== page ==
Skin painted bright red, heads partially shaved, arrows drawn back in the longbows and aimed square at the aircraft buzzing overhead. The gesture is unmistakable: Stay Away.
Behind the two men stands another figure, possibly a woman, her stance also seemingly defiant. Her skin painted dark, nearly black.
The apparent aggression shown by these people is quite understandable. For they are members of one of Earth's last uncontacted tribes, who live in the Envira region in the thick rainforest along the Brazilian-Peruvian frontier.
Thought never to have had any contact with the outside world, everything about these people is, and hopefully will remain, a mystery.
Their extraordinary body paint, precisely what they eat (the anthropologists saw evidence of gardens from the air), how they construct their tent-like camp, their language, how their society operates - the life of these Amerindians remains a mystery.
'We did the overflight to show their houses, to show they are there, to show they exist,' said Brazilian uncontacted tribes expert José Carlos dos Reis Meirelles Junior. 'This is very important because there are some who doubt their existence.'
Meirelles, who despite once being shot in the shoulder by an arrow fired by another tribe campaigns to protect these peoples, believes this group's numbers are increasing, and pointed out how strong and healthy the people seemed.
But other uncontacted groups in the region, whose homes have been photographed from the air, are in severe danger from illegal logging in Peru and populations are being decimated.
Logging is driving uncontacted tribes over the border and could lead to conflict with the estimated five hundred uncontacted Indians already living on the Brazilian side.
'What is happening in this region [of Peru] is a monumental crime against the natural world, the tribes, the fauna and is further testimony to the complete irrationality with which we, the 'civilised' ones, treat the world,' said Meirelles.
It is extraordinary to think that, in 2008, there remain about a hundred groups of people, scattered over the Earth, who know nothing of our world and we nothing of theirs, save a handful of brief encounters.
The uncontacted tribes, which are located in the jungles of South America, New Guinea and a remote and the beautiful and remote North Sentinel island in the Indian Ocean (the inhabitants of which have also responded to attempts at contact with extreme aggression) all have one thing in common - they want to be left alone.
And for good reason. The history of contact, between indigenous tribes and the outside world, has always been an unhappy one.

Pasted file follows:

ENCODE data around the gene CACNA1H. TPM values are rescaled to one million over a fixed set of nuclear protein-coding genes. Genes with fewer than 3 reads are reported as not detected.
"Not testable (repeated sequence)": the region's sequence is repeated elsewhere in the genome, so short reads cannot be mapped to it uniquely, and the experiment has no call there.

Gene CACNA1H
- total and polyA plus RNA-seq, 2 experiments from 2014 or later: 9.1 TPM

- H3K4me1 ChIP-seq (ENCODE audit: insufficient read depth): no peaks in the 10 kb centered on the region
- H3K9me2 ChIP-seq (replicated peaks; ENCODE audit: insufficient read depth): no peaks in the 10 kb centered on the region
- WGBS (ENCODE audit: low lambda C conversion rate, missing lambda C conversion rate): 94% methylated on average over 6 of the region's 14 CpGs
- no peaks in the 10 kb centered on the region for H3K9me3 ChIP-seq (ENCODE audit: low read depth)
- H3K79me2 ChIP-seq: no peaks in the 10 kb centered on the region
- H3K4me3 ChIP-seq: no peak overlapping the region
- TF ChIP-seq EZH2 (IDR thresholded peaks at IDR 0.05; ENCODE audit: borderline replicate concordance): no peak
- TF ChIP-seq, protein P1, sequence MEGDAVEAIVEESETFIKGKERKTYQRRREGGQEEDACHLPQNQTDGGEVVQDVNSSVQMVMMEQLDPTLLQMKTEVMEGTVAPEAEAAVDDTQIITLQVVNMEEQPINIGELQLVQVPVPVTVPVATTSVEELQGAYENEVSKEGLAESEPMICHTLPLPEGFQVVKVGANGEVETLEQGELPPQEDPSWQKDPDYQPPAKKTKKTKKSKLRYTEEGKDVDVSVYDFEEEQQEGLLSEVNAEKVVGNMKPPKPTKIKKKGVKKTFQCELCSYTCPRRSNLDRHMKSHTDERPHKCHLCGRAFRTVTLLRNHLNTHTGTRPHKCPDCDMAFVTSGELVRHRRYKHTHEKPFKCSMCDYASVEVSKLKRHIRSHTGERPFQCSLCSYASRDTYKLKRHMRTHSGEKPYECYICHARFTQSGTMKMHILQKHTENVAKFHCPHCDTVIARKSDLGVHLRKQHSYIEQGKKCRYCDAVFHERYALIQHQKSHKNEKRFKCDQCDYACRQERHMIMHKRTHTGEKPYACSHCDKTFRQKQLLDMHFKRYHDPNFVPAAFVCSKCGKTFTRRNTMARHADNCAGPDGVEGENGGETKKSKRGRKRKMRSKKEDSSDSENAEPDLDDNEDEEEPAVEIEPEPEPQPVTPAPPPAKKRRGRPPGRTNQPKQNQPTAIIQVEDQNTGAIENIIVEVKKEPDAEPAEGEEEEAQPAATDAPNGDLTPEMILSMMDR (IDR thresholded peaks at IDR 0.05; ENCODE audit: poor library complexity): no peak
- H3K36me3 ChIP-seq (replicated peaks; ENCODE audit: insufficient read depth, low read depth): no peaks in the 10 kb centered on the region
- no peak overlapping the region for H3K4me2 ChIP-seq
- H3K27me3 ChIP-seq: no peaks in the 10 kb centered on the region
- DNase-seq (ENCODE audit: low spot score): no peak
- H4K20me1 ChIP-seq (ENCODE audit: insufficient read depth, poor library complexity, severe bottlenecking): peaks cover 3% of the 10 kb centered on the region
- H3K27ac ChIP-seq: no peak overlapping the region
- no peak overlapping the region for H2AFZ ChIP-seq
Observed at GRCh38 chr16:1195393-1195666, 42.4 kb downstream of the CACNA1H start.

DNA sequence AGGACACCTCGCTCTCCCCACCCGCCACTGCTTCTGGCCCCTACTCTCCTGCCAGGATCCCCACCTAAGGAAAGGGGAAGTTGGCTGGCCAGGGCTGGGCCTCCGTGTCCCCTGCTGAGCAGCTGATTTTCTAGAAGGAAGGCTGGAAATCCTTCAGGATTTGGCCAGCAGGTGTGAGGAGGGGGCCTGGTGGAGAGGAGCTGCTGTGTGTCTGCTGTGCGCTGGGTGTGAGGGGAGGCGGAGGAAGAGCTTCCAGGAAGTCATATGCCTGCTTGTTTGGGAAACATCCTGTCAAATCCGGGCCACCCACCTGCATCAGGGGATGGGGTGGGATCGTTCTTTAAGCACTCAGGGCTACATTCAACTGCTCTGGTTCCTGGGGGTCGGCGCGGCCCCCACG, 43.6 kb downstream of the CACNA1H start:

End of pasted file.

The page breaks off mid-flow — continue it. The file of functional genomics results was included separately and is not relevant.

In our overcrowded world their very future hangs in the balance. Almost all of these tribes are threatened by powerful outsiders who want their land. These outsiders - loggers, miners, cattle ranchers - are often willing to kill the tribespeople to get what they want.
Even where there is no violence, the tribes can be wiped out by diseases like the common cold to which they have no resistance.
According to Miriam Ross of Survival International, which campaigns to protect the world's remaining indigenous peoples, 'These tribes represent the incredible diversity of humankind. Unless we want to condemn yet more of the earth's peoples to extinction, we must respect their choice. Any contact they have with outsiders must happen in their own time and on their own terms.'
As to who these people are, how they live their lives, what language they speak - we know nothing. 'Normally you can tell who tribes are by their language, how they wear their hair, how they adorn their bodies and so on, but in this case the photos don't allow us to get close enough to see,' says Ms Ross.
When anthropologists first overflew the area, they saw women and children in the open and no one appeared to be painted. It was only when the plane returned a few hours later that they saw these individuals covered head-to-toe in red. 'Tribes in the Amazon paint themselves for all kinds of different reasons - one of which includes when they feel threatened or are aggressive,' Ms Ross says.
'And they are almost certain to feel threatened by or aggressive towards a plane, which was where the photos were taken from. They are almost certain not to understand what the plane is - perhaps a spirit or a large bird.
'The jungle is fundamental to their lives and survival. It's their home, their source of food, the source of their culture etc. Without it, they could not exist as a people.'
Contact is usually a disaster for these remote tribespeople, who live a life probably unchanged for more than 10,000 years. Even if the loggers do not shoot them (which they often do) or force them off their land, diseases against which these isolated humans have no resistance typically wipe out half an uncontacted tribe's numbers in a year or two.
Ms Ross added: 'These pictures are further evidence that uncontacted tribes really do exist. The world needs to wake up to this, and ensure that their territory is protected in accordance with international law. Otherwise, they will soon be made extinct.'
I am in the process of winding down the estate of my late gardener Petrus who passed away on a neighboring property last week. Amongst his personal possessions was a 8 mega pixel digital camera, the photo quality is outstanding. Enclosed is the last pic which the late Petrus took with his camera.